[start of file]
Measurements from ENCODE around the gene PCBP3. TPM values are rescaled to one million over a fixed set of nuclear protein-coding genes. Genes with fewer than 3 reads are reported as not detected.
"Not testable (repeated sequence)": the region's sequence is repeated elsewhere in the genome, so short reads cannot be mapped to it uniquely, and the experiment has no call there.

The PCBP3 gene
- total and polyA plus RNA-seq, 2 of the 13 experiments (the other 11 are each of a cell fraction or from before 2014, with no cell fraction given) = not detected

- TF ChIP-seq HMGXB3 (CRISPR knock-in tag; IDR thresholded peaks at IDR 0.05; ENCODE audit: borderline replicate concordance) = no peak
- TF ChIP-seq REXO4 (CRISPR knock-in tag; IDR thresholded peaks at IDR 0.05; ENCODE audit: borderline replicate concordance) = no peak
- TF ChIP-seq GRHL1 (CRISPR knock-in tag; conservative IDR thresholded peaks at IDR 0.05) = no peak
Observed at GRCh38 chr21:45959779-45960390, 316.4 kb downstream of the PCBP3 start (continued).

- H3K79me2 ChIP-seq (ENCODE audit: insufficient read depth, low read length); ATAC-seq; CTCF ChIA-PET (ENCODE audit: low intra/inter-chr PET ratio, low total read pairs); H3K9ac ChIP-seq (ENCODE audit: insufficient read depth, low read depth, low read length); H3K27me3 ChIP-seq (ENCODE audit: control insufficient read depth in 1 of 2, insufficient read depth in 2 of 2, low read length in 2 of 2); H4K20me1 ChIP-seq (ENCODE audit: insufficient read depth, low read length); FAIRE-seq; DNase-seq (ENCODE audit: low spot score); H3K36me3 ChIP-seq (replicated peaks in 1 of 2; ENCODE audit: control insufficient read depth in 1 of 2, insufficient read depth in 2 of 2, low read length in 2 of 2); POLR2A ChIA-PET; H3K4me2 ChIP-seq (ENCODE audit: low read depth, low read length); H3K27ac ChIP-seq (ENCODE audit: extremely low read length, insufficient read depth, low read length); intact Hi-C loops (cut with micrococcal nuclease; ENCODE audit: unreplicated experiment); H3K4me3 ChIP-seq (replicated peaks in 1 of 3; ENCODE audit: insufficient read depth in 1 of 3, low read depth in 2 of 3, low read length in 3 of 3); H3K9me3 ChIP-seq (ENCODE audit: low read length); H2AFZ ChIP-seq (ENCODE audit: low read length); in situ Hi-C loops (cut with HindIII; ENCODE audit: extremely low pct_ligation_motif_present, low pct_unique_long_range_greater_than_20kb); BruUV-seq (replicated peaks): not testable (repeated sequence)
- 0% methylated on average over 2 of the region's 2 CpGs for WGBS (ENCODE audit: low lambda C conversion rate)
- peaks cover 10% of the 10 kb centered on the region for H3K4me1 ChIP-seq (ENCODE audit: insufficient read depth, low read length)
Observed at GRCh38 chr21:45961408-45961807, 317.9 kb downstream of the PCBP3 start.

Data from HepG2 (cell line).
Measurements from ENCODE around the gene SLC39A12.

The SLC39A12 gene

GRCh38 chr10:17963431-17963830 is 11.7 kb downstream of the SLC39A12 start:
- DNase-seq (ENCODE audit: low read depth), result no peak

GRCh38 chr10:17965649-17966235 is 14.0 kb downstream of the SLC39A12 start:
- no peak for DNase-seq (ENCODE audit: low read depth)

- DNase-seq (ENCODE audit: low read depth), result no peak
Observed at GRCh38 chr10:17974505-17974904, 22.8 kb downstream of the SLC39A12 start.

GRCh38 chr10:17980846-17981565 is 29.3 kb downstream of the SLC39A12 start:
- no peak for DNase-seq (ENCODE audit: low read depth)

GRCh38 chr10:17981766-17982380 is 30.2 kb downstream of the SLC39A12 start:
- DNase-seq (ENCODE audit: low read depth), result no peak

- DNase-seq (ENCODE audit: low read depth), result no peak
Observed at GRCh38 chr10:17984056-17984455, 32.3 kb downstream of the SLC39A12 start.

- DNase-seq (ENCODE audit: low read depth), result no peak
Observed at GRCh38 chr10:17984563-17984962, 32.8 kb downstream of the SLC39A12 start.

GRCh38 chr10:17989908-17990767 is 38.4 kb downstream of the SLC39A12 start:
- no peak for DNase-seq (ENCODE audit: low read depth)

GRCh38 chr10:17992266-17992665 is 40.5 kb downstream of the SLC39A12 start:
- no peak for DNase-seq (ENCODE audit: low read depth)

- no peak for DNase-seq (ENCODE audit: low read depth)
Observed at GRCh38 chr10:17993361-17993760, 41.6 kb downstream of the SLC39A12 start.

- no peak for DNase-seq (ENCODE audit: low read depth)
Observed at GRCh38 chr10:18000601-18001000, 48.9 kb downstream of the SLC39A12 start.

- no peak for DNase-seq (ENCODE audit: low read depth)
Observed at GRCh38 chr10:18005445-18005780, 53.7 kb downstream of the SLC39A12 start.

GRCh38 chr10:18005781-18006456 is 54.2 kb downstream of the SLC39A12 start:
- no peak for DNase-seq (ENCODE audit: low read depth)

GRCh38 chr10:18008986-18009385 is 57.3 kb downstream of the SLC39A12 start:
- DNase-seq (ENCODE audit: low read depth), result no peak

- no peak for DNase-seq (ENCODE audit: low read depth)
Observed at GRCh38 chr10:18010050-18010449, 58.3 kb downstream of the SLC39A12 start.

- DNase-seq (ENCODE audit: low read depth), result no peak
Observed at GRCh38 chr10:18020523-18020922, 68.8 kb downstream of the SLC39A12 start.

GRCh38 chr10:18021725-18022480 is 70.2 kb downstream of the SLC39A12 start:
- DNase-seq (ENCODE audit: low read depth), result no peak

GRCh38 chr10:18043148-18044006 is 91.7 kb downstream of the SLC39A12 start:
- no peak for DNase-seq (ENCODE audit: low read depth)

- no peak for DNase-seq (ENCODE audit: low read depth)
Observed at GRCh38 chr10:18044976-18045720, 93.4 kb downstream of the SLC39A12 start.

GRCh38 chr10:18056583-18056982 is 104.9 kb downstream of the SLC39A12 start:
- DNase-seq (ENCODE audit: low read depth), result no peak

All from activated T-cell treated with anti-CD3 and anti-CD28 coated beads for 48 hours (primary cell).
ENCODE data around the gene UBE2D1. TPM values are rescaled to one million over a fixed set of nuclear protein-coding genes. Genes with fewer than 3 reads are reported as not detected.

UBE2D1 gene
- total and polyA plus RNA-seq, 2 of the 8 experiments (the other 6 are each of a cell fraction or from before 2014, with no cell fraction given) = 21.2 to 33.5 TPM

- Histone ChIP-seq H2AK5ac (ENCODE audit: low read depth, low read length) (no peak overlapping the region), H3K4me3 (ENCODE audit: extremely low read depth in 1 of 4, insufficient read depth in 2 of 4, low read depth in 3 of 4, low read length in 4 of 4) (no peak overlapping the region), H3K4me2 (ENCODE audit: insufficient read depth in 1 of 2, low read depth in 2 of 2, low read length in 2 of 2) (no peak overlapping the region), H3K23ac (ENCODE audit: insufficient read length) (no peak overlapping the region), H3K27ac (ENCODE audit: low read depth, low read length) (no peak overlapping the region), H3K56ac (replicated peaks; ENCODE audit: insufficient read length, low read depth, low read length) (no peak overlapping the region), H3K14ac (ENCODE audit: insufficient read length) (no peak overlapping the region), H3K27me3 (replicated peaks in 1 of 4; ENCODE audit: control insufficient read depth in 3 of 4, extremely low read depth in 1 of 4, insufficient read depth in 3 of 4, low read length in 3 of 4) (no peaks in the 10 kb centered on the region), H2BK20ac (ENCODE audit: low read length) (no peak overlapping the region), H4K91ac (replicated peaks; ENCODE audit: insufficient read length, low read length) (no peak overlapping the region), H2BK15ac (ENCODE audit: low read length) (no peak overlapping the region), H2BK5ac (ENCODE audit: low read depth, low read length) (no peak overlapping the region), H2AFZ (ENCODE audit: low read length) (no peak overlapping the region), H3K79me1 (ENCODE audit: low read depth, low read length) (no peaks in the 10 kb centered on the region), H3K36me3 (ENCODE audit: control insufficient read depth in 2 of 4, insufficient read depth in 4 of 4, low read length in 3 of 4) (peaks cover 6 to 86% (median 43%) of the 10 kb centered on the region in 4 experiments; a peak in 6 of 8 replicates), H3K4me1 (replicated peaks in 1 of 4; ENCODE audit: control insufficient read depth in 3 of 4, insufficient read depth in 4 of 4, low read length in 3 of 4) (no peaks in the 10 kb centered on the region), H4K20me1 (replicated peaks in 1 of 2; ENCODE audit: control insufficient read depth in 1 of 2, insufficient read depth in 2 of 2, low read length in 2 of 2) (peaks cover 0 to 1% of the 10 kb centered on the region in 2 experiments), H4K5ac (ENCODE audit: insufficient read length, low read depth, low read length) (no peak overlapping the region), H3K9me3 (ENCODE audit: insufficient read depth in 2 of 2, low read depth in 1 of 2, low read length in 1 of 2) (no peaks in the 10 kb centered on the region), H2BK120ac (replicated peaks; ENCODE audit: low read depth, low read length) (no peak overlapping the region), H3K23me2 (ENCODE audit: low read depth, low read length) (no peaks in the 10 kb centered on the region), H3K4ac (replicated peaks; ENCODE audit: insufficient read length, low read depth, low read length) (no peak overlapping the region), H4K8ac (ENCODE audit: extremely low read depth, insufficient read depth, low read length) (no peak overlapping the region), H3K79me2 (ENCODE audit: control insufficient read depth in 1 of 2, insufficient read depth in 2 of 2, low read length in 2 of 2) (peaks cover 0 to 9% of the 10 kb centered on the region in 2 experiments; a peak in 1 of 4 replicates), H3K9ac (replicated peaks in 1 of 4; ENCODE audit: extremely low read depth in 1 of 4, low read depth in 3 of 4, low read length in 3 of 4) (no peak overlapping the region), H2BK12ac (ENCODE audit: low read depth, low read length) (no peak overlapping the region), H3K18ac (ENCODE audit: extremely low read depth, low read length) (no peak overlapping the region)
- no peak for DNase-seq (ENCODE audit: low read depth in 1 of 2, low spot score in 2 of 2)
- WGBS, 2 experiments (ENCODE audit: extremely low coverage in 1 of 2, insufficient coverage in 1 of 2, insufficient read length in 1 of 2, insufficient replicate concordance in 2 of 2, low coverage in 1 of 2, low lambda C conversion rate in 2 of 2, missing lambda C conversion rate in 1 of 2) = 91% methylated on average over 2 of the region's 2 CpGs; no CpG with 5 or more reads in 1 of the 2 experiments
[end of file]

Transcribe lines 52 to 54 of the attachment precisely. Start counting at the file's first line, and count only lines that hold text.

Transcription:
- no peak for DNase-seq (ENCODE audit: low read depth)
Observed at GRCh38 chr10:18044976-18045720, 93.4 kb downstream of the SLC39A12 start.

GRCh38 chr10:18056583-18056982 is 104.9 kb downstream of the SLC39A12 start: